“I like those parts. Comedy is fun, and it pays well, but there’s something satisfying about playing a real mean character. Even my daughter tells me I should be a villain more and not a clown so often. But they also want to see me in a role where I get to kiss the girl. I tell them their mother won’t let me.”
This story is from the pre-Maytag days as well, January 12, 1967, courtesy of the Los Angeles Times syndicate. White talks about typecasting and expects to take a regular role for security reasons when the right one came around. I suspect he didn’t realise it would be a series of TV commercials.
‘Good’ Heavy Jessie White [sic] Regular Without a Series

Times Staff Writer
The face of Jesse White is undoubtedly well-known to millions of television viewers, even if some of them do not know his name. Jesse is a veteran of countless plays, movies and television programs. And while watching him perform in a TV program, chances are you have also seen him in one of the commercials, ranging from the man-in-the-elevator for Chung King chow mein a few years back, to the more recent “Sanapa Noma” wine blurbs for Italian Swiss Colony.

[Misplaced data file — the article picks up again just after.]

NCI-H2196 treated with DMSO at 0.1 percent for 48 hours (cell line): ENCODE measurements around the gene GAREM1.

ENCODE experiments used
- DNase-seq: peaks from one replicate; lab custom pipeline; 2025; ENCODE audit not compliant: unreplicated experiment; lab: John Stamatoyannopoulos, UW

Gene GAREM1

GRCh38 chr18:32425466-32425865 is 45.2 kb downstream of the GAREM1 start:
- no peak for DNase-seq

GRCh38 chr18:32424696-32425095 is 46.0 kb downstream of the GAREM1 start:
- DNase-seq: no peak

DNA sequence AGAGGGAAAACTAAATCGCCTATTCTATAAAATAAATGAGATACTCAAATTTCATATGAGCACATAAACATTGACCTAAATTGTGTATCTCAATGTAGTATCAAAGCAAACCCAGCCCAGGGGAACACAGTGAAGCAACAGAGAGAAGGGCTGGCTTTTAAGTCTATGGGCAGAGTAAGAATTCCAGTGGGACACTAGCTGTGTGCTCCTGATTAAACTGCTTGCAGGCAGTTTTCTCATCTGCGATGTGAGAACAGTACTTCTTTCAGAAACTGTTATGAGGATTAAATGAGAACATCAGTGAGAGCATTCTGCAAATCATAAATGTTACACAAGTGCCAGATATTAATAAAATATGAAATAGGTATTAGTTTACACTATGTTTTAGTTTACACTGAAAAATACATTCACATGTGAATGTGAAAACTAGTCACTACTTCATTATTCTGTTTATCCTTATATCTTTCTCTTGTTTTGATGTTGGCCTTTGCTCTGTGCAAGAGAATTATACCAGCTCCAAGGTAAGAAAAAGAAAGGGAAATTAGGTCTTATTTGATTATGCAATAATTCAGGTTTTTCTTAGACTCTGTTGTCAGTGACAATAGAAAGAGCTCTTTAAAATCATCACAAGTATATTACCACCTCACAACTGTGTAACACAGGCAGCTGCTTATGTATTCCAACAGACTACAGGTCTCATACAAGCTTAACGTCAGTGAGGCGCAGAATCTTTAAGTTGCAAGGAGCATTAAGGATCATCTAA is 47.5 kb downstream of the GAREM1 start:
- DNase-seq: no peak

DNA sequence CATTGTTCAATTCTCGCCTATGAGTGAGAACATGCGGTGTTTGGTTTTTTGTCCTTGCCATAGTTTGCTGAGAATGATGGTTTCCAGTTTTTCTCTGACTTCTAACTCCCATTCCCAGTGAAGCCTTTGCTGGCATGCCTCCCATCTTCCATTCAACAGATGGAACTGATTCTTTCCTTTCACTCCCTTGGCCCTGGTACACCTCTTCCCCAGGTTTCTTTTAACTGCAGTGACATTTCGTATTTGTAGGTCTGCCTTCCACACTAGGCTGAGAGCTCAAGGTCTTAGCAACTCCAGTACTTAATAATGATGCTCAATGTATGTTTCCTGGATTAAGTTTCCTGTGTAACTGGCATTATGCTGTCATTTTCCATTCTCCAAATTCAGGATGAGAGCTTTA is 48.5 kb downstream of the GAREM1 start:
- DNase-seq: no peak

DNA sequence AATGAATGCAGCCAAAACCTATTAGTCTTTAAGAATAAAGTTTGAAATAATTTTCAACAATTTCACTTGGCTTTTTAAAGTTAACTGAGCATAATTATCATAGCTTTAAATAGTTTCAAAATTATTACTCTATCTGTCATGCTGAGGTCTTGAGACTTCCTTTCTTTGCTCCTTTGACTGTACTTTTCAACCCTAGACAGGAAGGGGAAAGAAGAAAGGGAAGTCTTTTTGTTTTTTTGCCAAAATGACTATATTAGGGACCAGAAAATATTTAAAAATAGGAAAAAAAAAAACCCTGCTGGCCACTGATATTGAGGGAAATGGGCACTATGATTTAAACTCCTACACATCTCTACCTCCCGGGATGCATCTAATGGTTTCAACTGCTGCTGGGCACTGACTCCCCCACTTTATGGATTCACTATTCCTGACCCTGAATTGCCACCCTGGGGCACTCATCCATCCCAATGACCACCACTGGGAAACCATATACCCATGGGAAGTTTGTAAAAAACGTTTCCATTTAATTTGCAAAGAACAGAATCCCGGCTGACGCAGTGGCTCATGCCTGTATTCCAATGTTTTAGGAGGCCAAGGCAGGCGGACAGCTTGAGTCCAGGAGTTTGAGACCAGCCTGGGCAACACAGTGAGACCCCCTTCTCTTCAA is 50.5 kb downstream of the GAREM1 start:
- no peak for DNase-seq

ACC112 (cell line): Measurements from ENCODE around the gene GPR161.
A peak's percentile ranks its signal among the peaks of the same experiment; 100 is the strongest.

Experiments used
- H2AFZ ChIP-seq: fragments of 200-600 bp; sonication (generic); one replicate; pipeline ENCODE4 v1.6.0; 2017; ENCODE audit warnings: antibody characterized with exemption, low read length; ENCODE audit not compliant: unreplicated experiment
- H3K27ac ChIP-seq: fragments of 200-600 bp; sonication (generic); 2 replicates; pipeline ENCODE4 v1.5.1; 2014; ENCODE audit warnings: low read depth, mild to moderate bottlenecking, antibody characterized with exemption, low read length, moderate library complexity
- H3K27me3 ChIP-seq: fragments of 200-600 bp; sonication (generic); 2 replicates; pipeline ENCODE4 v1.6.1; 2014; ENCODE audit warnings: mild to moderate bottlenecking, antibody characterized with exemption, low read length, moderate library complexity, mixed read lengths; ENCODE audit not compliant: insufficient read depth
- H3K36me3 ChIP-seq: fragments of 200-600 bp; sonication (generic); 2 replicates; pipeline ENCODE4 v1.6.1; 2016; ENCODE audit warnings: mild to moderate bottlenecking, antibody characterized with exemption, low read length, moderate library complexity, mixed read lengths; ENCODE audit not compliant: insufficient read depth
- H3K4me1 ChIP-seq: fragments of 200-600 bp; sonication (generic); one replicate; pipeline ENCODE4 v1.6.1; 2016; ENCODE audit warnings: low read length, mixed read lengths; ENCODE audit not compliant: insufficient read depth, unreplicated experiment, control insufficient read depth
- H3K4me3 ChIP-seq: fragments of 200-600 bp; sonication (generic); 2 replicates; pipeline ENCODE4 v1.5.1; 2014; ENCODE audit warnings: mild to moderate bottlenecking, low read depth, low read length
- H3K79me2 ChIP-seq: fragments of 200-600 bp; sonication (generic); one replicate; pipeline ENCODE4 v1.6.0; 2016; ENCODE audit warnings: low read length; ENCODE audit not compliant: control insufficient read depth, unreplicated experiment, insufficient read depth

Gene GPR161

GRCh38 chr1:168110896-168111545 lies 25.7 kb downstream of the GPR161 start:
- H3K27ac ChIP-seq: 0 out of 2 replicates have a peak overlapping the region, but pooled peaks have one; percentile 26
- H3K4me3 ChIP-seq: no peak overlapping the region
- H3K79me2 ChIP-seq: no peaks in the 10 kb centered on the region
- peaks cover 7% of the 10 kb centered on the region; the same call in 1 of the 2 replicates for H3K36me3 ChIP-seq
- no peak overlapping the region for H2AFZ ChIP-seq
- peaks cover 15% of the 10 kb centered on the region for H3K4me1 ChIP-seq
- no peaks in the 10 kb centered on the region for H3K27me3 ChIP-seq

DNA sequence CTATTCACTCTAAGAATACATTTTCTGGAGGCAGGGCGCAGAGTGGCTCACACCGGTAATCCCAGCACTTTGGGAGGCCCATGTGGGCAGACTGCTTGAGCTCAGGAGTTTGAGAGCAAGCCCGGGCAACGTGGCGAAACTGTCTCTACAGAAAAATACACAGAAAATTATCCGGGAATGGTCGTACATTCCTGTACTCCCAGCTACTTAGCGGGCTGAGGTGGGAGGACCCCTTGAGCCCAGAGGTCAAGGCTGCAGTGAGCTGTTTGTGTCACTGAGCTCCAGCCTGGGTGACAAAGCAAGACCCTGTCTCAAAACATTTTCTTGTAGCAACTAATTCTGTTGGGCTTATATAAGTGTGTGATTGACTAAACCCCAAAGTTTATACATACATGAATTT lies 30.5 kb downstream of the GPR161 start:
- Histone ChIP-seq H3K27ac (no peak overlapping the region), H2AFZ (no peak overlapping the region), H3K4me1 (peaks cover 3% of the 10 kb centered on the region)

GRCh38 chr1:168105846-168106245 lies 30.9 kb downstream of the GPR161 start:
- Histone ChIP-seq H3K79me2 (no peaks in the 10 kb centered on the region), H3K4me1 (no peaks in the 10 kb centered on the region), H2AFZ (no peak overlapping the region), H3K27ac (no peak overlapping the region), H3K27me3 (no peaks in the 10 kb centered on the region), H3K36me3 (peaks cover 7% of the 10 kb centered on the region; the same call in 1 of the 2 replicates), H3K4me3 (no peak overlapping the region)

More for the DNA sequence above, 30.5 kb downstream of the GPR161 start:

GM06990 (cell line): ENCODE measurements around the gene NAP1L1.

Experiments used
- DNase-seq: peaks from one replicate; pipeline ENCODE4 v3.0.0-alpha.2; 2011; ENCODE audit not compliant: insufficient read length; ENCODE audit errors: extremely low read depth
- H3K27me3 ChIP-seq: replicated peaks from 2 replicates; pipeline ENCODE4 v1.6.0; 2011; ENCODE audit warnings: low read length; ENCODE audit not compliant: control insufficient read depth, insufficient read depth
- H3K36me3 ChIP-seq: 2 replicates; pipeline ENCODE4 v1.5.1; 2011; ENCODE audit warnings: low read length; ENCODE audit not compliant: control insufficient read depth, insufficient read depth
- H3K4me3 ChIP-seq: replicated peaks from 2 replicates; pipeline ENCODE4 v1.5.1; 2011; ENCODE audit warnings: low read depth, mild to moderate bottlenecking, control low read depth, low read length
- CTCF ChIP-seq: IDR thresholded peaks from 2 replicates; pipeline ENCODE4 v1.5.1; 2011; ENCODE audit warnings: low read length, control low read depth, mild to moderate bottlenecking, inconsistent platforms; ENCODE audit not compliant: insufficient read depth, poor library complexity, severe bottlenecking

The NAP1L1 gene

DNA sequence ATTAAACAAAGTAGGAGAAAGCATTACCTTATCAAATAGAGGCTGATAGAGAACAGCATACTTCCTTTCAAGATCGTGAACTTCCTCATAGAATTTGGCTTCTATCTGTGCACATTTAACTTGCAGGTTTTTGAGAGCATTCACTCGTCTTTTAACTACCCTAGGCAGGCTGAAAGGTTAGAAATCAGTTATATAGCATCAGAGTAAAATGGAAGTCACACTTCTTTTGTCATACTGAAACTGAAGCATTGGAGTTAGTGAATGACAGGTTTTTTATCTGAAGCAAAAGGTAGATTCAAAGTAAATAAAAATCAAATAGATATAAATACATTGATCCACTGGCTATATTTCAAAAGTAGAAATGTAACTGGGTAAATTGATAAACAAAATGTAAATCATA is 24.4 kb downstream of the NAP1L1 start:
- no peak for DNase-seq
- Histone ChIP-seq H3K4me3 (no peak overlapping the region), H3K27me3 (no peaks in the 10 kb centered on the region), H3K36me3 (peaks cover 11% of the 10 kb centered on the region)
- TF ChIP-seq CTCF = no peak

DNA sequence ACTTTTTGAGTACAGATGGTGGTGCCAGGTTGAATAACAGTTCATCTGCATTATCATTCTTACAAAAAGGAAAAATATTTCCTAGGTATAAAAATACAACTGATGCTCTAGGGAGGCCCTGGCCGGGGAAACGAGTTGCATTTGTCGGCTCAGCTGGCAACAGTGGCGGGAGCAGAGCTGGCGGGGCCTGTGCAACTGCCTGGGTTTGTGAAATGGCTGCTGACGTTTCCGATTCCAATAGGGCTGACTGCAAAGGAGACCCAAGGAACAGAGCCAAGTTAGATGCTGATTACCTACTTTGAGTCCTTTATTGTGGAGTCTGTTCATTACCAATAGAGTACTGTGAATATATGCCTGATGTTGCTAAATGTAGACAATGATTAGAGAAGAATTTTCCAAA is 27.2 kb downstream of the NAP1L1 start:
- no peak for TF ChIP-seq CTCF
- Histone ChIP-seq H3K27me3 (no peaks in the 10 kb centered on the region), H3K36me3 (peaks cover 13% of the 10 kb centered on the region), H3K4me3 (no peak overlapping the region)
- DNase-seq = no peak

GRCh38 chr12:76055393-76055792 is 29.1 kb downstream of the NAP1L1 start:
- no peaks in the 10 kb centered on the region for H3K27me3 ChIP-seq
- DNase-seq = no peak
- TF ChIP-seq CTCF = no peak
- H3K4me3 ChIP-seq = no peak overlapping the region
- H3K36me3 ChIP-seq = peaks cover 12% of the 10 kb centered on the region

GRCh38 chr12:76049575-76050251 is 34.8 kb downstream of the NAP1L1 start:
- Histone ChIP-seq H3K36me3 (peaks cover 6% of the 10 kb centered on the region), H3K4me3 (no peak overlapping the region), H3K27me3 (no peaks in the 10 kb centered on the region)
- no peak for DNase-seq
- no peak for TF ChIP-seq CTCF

TV Agent
But to millions, Jesse White is still Cagey Calhoun, the fast-talking agent from Private Secretary, the Ann Sothern series that was flourishing on CBS about a decade ago.
“They say there is no audience attachment unless you are in a regular series, but it isn’t so,” said Jesse. “I was in only every third or fourth Private Secretary show, but it had a good reaction. It was amazing the impact of that first show, after doing 15 Broadway plays and 43 movies.”